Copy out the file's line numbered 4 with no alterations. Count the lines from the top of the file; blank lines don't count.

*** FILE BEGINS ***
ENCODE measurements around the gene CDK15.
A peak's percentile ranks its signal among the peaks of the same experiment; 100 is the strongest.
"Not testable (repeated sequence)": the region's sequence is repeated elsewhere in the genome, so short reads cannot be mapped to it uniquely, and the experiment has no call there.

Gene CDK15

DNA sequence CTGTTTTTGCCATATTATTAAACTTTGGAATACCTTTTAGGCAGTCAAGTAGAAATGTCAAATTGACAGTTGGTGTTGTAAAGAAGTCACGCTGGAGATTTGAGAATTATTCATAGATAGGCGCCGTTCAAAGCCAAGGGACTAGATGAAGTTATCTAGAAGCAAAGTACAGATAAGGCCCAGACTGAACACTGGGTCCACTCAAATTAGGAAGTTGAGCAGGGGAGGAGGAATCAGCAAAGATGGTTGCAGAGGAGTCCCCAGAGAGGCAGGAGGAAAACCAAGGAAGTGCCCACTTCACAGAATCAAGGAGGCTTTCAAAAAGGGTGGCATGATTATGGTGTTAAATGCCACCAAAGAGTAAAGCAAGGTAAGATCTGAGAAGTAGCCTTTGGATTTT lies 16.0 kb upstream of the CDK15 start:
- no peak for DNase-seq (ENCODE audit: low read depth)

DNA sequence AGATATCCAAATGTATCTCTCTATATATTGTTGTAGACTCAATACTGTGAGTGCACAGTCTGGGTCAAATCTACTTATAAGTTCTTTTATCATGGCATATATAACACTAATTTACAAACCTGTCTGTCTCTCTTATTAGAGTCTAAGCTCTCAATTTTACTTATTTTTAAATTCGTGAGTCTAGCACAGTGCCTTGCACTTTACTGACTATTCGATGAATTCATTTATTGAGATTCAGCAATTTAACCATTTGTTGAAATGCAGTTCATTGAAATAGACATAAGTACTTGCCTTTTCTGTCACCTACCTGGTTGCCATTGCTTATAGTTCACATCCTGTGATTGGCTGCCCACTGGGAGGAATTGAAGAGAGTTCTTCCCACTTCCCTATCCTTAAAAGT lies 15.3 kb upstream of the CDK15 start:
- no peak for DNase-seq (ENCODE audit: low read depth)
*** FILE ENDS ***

Gene CDK15